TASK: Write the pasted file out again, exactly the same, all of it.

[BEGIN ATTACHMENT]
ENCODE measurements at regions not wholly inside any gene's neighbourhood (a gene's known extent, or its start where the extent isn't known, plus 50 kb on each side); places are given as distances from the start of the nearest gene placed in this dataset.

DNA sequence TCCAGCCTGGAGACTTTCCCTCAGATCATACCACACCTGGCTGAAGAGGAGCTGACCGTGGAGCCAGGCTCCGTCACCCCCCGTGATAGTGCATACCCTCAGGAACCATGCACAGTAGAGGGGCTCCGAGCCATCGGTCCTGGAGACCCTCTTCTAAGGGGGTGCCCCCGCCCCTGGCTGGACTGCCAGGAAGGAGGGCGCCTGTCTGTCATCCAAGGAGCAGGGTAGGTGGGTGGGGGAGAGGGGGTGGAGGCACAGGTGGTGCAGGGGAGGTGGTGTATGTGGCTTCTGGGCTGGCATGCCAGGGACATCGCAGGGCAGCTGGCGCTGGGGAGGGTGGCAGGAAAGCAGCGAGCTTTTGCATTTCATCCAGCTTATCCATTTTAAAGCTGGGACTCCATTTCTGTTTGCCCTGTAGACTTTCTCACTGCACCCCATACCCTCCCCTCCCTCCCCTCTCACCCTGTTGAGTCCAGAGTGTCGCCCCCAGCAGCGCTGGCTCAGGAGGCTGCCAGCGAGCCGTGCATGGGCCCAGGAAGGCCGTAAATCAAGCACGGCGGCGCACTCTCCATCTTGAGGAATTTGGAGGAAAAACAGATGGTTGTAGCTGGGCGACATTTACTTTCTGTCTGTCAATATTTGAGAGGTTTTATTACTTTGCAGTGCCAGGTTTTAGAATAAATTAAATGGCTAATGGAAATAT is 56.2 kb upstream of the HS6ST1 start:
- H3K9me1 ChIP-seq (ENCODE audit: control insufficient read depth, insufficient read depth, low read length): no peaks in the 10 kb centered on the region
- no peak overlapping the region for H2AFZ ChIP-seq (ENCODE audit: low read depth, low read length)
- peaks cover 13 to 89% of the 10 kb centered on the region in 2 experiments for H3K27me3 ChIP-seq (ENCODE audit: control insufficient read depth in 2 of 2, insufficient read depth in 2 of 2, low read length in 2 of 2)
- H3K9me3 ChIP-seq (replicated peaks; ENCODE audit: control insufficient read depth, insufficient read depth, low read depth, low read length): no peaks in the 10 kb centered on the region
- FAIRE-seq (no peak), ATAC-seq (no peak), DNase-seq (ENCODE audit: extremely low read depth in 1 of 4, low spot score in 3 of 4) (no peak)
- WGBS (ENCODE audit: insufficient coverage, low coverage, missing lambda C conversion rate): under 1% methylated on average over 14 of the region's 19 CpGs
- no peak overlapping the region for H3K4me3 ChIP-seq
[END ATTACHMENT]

ENCODE measurements at regions not wholly inside any gene's neighbourhood (a gene's known extent, or its start where the extent isn't known, plus 50 kb on each side); places are given as distances from the start of the nearest gene placed in this dataset.

DNA sequence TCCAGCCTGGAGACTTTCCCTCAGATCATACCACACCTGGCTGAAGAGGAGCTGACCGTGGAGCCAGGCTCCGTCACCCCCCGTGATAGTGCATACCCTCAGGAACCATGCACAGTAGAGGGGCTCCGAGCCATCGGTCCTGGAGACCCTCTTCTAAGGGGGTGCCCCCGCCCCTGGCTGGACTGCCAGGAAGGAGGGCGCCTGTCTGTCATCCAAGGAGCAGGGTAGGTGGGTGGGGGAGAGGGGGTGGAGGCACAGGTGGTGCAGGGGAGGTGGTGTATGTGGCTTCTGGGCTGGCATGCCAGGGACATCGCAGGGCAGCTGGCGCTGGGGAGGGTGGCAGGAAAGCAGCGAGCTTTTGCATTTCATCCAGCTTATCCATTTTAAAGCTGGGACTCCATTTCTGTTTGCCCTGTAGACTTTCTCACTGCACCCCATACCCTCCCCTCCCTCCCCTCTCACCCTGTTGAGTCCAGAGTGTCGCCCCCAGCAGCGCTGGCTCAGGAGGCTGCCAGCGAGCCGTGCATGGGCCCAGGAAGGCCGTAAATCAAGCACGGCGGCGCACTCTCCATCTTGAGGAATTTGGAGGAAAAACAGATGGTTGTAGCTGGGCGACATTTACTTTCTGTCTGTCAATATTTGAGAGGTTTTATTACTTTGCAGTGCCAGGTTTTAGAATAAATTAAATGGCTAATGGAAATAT is 56.2 kb upstream of the HS6ST1 start:
- H3K9me1 ChIP-seq (ENCODE audit: control insufficient read depth, insufficient read depth, low read length): no peaks in the 10 kb centered on the region
- no peak overlapping the region for H2AFZ ChIP-seq (ENCODE audit: low read depth, low read length)
- peaks cover 13 to 89% of the 10 kb centered on the region in 2 experiments for H3K27me3 ChIP-seq (ENCODE audit: control insufficient read depth in 2 of 2, insufficient read depth in 2 of 2, low read length in 2 of 2)
- H3K9me3 ChIP-seq (replicated peaks; ENCODE audit: control insufficient read depth, insufficient read depth, low read depth, low read length): no peaks in the 10 kb centered on the region
- FAIRE-seq (no peak), ATAC-seq (no peak), DNase-seq (ENCODE audit: extremely low read depth in 1 of 4, low spot score in 3 of 4) (no peak)
- WGBS (ENCODE audit: insufficient coverage, low coverage, missing lambda C conversion rate): under 1% methylated on average over 14 of the region's 19 CpGs
- no peak overlapping the region for H3K4me3 ChIP-seq